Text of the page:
For my hike, I parked my rental car at the parking area at Fagasa Pass.  After enjoying the views down to the village of Fagasa and Fagasa Bay, and reading the interpretive signs at the trailhead, I began hiking.  It was definitely thrilling to be setting out on another major hike at a new destination in the South Pacific.  The trail follows a 4WD road that is probably maintained to service the television and radio infrastructure at the summit.  It was muddy in some areas as there had been off-and-on rain, but it wasn't too challenging and was easy to follow (except for some more slippery steep sections).  Some of the highlights along the trail include checking out the rainforest plants, trees (including coconut and banana), wildflowers, native birds, and fruit bats.  The heavy brush occasionally opens up to provide views of the island and ocean in various directions.  Upon reaching the bottom of the summit area, there is a metal stairway in place and ruins of the tramway (or cable car) system which used to bring people up to the top.  The tramway was once described as being "the longest single-span aerial tramway in the world" before a terrible tragedy happened.  The views from the summit of Mount Alava are spectacular, with the best views looking to the east at the dramatic face of Rainmaker Mountain, to the southeast at Pago Pago town and harbor, and to the south at Matafao Peak and the surrounding lush green mountains.  Be sure to fully walk around the summit area until you reach the Samoan Fale (or covered shelter), which is a good spot to rest up before the hike back down.  Just beyond the fale, you can see where the regular trail connects with the Adventure Trail, as the first rope ladder down the other side is visible.  This hike is not to be missed if you happen to be visiting American Samoa.  Mike Reynolds, mentioned earlier, described his 3 1/2 years living in American Samoa as "a beyond-description fantastic experience".  Upon returning home, I would feel much the same way about my time spent there.  My hike took place on September 6, 2017.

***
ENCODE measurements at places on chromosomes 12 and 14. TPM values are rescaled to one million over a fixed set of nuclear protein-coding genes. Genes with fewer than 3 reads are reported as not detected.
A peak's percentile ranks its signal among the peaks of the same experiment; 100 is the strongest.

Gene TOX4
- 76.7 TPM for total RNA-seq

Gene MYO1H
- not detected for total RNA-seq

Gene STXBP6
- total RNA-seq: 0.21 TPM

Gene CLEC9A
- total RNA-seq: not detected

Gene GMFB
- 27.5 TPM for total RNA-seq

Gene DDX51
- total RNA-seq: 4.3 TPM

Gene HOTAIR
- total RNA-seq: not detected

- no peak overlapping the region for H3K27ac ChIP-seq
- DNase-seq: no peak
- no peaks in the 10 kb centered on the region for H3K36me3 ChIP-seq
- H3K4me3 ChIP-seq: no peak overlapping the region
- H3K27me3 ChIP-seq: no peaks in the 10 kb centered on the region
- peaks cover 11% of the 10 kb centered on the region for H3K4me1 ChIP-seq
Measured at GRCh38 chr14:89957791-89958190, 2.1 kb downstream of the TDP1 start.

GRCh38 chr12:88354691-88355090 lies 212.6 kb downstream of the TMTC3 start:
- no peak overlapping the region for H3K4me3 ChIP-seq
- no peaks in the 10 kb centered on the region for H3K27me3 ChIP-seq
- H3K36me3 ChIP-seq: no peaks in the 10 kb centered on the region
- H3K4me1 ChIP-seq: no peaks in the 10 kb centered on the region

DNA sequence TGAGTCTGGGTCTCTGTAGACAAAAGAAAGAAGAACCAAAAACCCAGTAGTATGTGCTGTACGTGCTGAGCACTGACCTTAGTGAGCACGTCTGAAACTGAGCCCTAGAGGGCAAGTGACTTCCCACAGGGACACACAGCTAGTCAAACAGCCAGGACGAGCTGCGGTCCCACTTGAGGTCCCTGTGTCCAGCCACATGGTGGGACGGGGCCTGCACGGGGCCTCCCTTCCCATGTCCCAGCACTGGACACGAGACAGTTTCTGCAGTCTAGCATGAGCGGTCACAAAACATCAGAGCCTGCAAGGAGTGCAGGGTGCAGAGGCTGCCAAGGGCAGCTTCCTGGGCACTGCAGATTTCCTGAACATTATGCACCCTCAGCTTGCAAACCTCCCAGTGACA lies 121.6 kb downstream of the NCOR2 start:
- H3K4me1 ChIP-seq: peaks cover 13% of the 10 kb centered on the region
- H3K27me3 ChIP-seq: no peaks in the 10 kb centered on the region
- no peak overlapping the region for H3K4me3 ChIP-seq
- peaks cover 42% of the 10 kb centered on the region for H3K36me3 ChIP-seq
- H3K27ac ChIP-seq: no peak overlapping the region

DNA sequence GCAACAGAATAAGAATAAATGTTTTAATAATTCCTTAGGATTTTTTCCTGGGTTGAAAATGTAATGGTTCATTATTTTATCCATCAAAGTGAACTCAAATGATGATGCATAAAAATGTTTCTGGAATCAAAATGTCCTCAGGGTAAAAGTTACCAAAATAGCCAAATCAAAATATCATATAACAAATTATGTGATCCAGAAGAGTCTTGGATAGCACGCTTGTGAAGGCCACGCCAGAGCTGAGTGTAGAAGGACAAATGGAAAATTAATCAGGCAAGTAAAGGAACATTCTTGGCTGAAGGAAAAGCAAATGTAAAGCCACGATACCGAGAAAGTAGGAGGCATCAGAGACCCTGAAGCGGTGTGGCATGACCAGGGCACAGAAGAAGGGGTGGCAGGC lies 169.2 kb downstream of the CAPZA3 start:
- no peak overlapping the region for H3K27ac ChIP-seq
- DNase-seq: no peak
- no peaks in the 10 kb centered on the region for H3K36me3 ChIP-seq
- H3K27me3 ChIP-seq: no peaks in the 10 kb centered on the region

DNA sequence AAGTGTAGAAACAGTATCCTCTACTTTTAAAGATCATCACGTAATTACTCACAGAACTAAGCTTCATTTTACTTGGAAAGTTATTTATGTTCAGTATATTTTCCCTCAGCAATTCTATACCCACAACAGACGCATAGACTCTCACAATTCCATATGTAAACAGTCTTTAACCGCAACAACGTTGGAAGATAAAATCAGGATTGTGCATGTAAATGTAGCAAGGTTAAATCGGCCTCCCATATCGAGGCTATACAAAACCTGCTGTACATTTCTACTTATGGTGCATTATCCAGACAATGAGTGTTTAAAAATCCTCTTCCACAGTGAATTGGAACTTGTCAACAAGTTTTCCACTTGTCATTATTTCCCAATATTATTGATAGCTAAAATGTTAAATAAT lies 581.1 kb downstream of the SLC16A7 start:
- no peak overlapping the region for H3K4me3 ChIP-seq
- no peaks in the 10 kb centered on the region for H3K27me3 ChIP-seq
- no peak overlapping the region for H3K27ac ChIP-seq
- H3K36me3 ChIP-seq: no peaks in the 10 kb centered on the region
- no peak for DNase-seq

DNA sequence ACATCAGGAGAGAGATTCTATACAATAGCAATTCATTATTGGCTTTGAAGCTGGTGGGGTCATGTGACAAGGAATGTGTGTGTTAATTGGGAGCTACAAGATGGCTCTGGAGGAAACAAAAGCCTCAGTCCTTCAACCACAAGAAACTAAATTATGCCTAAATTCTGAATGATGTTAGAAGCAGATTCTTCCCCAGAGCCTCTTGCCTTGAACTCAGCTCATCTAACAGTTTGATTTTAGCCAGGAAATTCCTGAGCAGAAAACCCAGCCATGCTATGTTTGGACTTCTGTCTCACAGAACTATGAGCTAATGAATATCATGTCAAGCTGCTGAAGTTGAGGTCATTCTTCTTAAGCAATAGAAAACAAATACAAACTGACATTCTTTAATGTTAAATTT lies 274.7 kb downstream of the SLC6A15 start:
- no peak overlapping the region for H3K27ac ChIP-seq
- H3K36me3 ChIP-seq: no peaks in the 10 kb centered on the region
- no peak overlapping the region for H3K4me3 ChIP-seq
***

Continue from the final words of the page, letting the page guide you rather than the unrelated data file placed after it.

Many more photographs taken during our visit are available for viewing for this destination.  To see all of them, choose one of the two options presented below.  The two options are Slideshow viewing and Trip Report viewing.  The Slideshow option allows for viewing larger images with an autoplay option and a full screen option (available on most browsers).  This option works very well for large computer screens and tablets.  The Trip Report option allows for viewing smaller pictures in a standard scroll-down format and enlarging of any panoramic photos taken during our visit.  Click on the option of your choice to view all of our photos from this destination.  The Slideshow format opens in a new browser window and the Trip Report format uses the same browser window for viewing.